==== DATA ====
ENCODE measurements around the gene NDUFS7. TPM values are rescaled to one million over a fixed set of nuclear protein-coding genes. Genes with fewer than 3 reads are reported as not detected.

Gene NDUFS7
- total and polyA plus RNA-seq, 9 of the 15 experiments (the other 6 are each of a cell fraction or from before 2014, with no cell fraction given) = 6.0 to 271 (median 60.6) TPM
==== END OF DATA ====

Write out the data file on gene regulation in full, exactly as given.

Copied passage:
ENCODE measurements around the gene NDUFS7. TPM values are rescaled to one million over a fixed set of nuclear protein-coding genes. Genes with fewer than 3 reads are reported as not detected.

Gene NDUFS7
- total and polyA plus RNA-seq, 9 of the 15 experiments (the other 6 are each of a cell fraction or from before 2014, with no cell fraction given) = 6.0 to 271 (median 60.6) TPM